"So," said Maia, "maybe one of these men was involved in your father’s death and got past an FBI investigation. "
She shook her head. "Or maybe the FBI knew what they were doing, Tres. Maybe this line of suspects goes nowhere."
I drank my coffee.
On the table in front of me, the Express-News headlines for the Thunderbird murder glared in lurid color. Detective Schaeffer was answering questions. Terry Garza was looking battered, trying not to look terrified. Garza told the paper that yes, the dead man Eddie Moraga had worked for Sheff Construction, but that Moraga had been laid-off several months ago.
Eddie’s face had been fuzzed out of the newspaper photos just enough to titillate the gentle reader. You could vaguely see the dark holes of his eyes. "The trademark execution style of a well-known South Texas crime syndicate, " one caption declared. Guy White’s name was mentioned. The nature of the death would lead to speculations about mob involvement. This would be a PR nightmare for Sheff Construction. There was no mention of me, which might explain why Carlon McAffrey wasn’t sitting in my lap yet.
I spent a few minutes bringing Maia up-to-date on what I’d learned from Mr. Garza’s computer. When I finished she stared at her bare feet for a minute, flexing her toes against the stack of police reports.
"Mr. Sheff is involved with some bad people," she said. "These fixed city contracts—I’ve seen two cases like it before in the Bay Area, Tres. Both times the mob was behind it. They give the construction firm an assurance that the city project will go to them with the price tag they want, and with no labor problems. The mob provides the bribery and the arm-twisting; in return, they cut themselves in for several million. The project always goes way over budget and behind schedule. Huge profits all around."
I stared at her. "And you know about this because—"
She shrugged. "One of those cases, I was defending the contractor. We won."
"Terrence & Goldman, always fighting the good fight."
"Tres," Maia said, "if Beau Karnau messed up a profitable arrangement between Sheff and the mob by trying blackmail, and if Sheff’s people got blamed for letting it happen—or botching the payoff . . ."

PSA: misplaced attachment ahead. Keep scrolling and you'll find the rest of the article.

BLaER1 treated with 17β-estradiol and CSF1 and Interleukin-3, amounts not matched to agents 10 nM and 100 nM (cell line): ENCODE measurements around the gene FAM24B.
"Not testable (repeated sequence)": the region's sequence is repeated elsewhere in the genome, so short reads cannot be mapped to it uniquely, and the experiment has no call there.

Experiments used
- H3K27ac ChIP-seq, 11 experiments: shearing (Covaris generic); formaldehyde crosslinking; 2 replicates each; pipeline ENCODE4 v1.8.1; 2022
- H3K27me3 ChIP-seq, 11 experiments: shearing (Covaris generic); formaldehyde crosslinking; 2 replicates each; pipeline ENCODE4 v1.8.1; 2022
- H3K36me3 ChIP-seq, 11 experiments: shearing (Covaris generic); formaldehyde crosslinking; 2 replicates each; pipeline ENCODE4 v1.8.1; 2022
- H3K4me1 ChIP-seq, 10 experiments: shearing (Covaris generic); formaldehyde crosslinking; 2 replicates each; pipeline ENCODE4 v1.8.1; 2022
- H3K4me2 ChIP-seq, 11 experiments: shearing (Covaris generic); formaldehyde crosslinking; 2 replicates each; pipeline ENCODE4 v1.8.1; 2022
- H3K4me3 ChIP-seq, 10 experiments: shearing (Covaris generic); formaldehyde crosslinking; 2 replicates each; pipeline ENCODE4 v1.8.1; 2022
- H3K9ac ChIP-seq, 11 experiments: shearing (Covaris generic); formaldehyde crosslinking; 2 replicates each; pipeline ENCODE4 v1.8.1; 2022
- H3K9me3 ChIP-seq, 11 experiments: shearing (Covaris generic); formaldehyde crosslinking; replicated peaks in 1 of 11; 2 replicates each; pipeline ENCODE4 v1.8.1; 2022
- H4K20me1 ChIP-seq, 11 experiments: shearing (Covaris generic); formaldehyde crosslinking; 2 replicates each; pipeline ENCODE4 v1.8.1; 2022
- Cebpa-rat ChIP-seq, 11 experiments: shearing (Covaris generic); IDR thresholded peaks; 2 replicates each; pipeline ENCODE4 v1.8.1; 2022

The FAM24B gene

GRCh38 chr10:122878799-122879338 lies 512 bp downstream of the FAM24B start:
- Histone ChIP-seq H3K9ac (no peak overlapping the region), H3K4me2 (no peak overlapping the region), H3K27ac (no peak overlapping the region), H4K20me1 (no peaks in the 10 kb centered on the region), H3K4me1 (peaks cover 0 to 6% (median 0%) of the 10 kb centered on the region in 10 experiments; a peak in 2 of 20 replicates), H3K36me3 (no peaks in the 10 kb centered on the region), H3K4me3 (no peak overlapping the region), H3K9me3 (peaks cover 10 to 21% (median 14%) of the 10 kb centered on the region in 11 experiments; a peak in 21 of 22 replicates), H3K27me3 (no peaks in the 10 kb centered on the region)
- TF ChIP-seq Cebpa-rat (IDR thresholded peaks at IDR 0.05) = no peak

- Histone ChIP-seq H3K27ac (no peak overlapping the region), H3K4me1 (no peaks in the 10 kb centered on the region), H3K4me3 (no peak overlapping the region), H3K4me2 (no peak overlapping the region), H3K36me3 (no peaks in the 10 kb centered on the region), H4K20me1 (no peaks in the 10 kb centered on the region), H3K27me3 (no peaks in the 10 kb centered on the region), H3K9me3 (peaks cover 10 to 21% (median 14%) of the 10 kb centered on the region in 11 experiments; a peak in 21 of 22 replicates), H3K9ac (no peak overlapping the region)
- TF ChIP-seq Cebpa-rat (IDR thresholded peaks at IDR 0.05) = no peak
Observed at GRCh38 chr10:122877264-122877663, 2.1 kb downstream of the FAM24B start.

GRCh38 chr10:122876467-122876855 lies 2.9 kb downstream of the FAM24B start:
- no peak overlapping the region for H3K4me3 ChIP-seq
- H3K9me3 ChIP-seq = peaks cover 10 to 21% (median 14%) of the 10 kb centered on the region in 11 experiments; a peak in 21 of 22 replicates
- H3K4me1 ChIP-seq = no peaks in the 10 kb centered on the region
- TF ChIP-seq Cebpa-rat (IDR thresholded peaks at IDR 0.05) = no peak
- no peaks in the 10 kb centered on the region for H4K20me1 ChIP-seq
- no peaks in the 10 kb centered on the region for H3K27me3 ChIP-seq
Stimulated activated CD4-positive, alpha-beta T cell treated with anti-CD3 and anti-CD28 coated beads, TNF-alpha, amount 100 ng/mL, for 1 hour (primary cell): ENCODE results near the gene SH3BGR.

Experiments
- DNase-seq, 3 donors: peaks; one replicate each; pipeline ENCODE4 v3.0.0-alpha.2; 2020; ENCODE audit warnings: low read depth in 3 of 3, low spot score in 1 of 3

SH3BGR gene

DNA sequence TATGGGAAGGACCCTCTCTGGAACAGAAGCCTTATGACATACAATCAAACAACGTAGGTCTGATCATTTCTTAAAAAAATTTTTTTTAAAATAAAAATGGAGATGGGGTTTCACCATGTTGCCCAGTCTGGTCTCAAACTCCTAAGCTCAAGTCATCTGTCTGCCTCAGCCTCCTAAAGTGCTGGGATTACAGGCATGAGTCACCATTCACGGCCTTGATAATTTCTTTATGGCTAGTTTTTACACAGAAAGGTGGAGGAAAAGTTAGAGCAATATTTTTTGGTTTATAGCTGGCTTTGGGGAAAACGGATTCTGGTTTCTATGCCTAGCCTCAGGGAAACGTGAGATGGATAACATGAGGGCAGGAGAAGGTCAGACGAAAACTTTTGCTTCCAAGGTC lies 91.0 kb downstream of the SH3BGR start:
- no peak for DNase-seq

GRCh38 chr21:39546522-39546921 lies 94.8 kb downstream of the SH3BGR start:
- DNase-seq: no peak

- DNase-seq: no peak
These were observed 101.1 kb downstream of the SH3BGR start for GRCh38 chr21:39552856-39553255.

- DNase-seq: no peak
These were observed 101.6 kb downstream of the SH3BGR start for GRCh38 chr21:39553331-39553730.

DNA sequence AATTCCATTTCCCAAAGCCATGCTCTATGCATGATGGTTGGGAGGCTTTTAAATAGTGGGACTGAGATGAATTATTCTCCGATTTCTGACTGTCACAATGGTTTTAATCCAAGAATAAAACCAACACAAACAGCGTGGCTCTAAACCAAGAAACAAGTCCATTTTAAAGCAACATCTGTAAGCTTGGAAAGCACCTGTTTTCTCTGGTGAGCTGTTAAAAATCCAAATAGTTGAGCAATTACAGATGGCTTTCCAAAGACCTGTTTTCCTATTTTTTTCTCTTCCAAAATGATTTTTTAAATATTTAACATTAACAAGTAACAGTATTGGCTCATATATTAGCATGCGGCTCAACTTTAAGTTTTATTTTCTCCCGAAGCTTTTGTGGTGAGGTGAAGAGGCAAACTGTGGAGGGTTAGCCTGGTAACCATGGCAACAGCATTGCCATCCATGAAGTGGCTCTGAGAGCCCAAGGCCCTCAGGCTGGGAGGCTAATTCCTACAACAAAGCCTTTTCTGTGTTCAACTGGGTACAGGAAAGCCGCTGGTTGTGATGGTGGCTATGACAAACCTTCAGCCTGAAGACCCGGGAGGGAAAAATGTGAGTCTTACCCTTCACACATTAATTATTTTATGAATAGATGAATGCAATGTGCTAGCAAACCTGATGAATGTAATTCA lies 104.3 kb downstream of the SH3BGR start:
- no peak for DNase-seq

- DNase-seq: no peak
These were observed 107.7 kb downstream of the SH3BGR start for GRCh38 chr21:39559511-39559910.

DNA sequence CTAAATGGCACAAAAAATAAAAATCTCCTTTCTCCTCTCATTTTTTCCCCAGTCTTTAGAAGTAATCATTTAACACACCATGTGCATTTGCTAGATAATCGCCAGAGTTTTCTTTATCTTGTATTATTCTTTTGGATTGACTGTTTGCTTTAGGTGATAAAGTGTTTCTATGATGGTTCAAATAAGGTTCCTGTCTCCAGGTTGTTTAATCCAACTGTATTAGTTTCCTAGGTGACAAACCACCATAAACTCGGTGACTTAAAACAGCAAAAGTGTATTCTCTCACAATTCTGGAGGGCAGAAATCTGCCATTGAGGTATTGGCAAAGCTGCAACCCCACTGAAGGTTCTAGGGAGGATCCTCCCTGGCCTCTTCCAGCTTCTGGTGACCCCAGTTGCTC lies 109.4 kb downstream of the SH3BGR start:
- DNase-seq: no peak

She looked down at the picture of Eddie Moraga’s corpse.
I nodded, trying to believe it. I remembered Dan Sheff behind his father’s big desk, looking nine years old, his hair sticking up like canary wings. I tried to imagine him playing some kind of hardball game with Guy White’s organization—making millions illegally off fixed bids on city projects, then ordering his employees to kill, abduct, wreak havoc on any who might find out, all while he was drinking Chivas from a Foghorn Leghorn glass.
Then the living-room wall rang. Maia frowned. I pulled down the ironing board and took the receiver.
"Mr. Navarre," the man said.
It took me a minute to recognize Terry Garza’s voice. It sounded like someone had mixed it with a few quarts of water, like Garza had been driving around all night in the same Thunderbird as me and was getting a little shaken up by the company.
"I think it’s time we talked," Garza said.
I looked at Maia.
Her eyebrows came together. She silently mouthed: What?
"I’m listening," I said into the phone.
"No. In person," Garza said. "This has to be in person."
"Because you want me to bring the statuette."
I waited for him to confirm it. Obviously Garza didn’t feel it was necessary.
"I’m a good employee, Mr. Navarre. I told you that. But I didn’t sign on for this. I have a family—"
"Who shot Eddie Moraga?"
Behind Garza I heard the drone of highway traffic, the background buzz of a pay phone connection.
"Let’s just say two parties are interested in what you have, Mr. Navarre. When the other party breaks into your apartment in the middle of the night, you won’t wake up the next morning. Do you understand that?"
I looked at Maia.
“I’ll be at Earl Abel’s tomorrow morning at seven,"
Garza said. "I tell you what you need to know about your girlfriend, you give me what I need to smooth things over. We might be able to get things . . . back to normal."
"If your employers don’t release Lillian Cambridge, there’s not going to be any normal."
Garza exhaled sharply. Or maybe it was a nervous laugh. "We need to have a talk, Mr. Navarre. We really do."
He hung up.
I stared at Maia. She looked at me, her eyes intensely black.
"Tell me," she said.
I looked down at the front page of the paper again, where Eddie’s dead face was a circle of fuzz in the bottom corner. I told Maia what Garza had said. She mixed cream into her coffee by turning the cup in little horizontal circles.
"Garza’s desperate to set things right before he becomes the next sacrificial lamb," she said.
Maia studied me over the top of her cup. "You still think we’re not dealing with the mob?"
"It’s convenient. Homicide will look at how Moraga was killed, then they’ll bring in Vice, then the FBI task force. Pretty soon everything is focused on Guy White. just like it was ten years ago, with my father’s murder."
Maia paused, choosing her words carefully. "Tres, I want you to think about this. What if this is separate from your father’s death? What if you’ve walked into something that has nothing to do with that, or your questions about the investigation, something that isn’t K your fault?"